Active science learning at SIPI (part II)Feb 6th, 2014 | By sraines | Category: 25-3: Preserving and Protecting Knowledge, Tribal College News
(Editor’s note: This article is the second installment in an ongoing study of science curriculum at SIPI. See TCJ vol. 24, no. 3, pp. 39–40 for the first segment in this series.)
Engaging students, especially in introductory courses, can be challenging. During the spring 2012 trimester at Southwestern Indian Polytechnic Institute (SIPI, Albuquerque, NM), we introduced a general biology curriculum that incorporated active, student-centered learning. The curriculum included a final project where students designed an informational pamphlet for the community and gave an oral presentation to the class. Our students displayed a level of interest and engagement in the project that was unmatched at any other point during the trimester.
We had modified the final project during the subsequent fall 2012 trimester to reinforce areas that facilitated student success. Specifically, we noticed that during the spring 2012 trimester, a student who produced a thoughtful, in-depth presentation and a professionally printed pamphlet using color and glossy paper was graded 12 points higher than the class average. We hypothesized that this student’s success may have stemmed in part from the emphasis on professionalism and not simply completing the project to earn a grade.
Therefore, we offered to have all pamphlets printed professionally during the fall 2012 trimester. We also invited SIPI faculty to attend and grade the oral presentations as “guest experts,” further increasing the sense of professionalism associated with the final project.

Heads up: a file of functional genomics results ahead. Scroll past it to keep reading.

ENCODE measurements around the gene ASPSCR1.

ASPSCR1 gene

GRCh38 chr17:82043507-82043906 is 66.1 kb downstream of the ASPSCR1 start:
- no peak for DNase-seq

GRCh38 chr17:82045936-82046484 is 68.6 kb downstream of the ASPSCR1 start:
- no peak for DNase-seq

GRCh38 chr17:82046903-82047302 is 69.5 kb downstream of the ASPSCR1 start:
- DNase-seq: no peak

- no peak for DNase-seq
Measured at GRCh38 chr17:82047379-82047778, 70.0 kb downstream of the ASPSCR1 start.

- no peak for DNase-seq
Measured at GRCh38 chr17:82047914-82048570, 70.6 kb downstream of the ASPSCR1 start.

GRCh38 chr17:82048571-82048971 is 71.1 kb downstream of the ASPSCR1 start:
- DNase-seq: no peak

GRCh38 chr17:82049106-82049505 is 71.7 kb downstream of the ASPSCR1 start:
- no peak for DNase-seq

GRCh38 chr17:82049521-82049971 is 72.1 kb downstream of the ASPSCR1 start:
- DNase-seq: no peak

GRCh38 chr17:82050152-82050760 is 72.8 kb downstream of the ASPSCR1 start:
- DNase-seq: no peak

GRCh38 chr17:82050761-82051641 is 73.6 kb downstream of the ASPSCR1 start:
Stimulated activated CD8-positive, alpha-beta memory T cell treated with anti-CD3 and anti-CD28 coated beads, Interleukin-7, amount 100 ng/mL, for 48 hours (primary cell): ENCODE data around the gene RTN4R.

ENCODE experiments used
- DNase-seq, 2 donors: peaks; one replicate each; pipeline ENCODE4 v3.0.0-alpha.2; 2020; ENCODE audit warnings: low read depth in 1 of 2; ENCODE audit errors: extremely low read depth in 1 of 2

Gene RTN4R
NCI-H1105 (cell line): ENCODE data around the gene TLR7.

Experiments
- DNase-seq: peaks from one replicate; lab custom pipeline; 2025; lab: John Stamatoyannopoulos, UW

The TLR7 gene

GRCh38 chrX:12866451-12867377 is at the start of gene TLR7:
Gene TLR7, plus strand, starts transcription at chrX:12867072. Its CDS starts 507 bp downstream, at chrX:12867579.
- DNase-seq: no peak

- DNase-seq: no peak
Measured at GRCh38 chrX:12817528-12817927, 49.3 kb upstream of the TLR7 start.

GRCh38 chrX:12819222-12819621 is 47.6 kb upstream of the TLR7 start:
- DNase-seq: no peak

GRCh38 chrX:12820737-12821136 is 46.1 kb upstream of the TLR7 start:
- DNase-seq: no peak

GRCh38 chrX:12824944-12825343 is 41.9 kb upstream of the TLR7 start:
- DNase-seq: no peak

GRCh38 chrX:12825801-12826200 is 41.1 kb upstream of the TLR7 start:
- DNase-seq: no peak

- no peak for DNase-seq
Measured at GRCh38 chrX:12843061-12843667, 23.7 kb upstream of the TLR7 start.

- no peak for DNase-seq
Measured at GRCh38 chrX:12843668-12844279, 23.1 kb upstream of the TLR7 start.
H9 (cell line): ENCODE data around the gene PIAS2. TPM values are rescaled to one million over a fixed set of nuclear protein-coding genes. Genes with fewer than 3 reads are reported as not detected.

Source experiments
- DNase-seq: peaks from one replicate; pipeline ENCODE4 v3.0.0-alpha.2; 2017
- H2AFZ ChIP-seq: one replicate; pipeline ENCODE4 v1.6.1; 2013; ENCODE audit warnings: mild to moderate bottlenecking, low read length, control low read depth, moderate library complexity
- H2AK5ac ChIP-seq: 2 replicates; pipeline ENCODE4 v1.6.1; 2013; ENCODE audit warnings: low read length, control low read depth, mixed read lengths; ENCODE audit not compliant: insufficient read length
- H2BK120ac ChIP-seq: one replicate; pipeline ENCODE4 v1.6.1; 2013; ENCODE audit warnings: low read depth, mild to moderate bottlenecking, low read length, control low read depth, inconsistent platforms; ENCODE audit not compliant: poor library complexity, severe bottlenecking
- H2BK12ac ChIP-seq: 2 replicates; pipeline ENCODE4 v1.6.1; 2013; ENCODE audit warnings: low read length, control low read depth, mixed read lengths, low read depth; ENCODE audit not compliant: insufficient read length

As a result of our increased emphasis on professionalism, student interest and immersion in the fall 2012 final project intensified and average scores increased by 15 points. Notably, when we looked across both trimesters, we observed a striking trend between the final project topic choice and the grade received.
Students who chose a topic with direct relevance to their culture and heritage were twice as likely to receive an excellent grade (>85%) than students who chose less culturally pertinent topics. Such topics included reservation plants with medicinal uses, sustainable living in New Mexico, and Hantavirus.
Our study suggests that incorporating professionalism and culturally relevant science topics is a powerful engagement tool for Native students in collegelevel biology courses. We believe that this final project is an example of a summative assessment that can be used in place of a final exam. Doing so reduces the anxiety associated with traditional cumulative exams and increases general excitement about biology, leading to a more rewarding experience for both the student and instructor.
This project was developed by a group of postdoctoral fellows at the University of New Mexico: Drs. Leyma De Haro, Olivia George, Summer Raines, Salina Torres, and Gloriana Trujillo. The National Institutes of Health Institutional Research and Academic Career Development Awards training program and the National Science Foundation FIRST IV training program supported the fellows. For more information on these programs or the general biology curriculum at SIPI, please contact firstname.lastname@example.org. Dr. Nader Vadiee and William Adams mentored the fellows at SIPI.